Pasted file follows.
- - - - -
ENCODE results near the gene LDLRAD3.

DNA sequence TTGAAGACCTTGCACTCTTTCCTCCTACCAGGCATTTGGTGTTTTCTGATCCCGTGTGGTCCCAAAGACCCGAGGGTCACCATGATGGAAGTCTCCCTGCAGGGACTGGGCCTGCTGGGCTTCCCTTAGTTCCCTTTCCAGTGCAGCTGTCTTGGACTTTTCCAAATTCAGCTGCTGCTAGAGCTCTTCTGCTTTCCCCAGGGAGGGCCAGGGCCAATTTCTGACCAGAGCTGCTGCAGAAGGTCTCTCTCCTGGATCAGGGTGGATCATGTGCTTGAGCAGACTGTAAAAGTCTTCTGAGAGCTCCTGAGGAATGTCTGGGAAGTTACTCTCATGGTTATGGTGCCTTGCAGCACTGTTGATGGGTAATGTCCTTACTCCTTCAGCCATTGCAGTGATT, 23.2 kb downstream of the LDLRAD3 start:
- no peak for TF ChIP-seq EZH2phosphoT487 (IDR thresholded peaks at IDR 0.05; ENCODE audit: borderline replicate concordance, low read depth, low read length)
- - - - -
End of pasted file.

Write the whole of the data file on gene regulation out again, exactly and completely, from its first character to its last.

ENCODE results near the gene LDLRAD3.

DNA sequence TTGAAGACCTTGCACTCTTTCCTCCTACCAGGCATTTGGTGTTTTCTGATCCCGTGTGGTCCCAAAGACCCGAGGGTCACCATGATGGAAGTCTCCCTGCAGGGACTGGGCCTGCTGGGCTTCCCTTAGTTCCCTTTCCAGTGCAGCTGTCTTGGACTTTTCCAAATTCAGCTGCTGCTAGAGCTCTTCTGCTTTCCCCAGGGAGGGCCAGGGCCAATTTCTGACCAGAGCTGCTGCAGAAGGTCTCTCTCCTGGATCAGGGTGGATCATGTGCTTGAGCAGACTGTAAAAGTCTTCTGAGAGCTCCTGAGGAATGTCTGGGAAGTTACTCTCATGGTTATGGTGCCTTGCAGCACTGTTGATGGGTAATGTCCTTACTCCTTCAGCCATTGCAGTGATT, 23.2 kb downstream of the LDLRAD3 start:
- no peak for TF ChIP-seq EZH2phosphoT487 (IDR thresholded peaks at IDR 0.05; ENCODE audit: borderline replicate concordance, low read depth, low read length)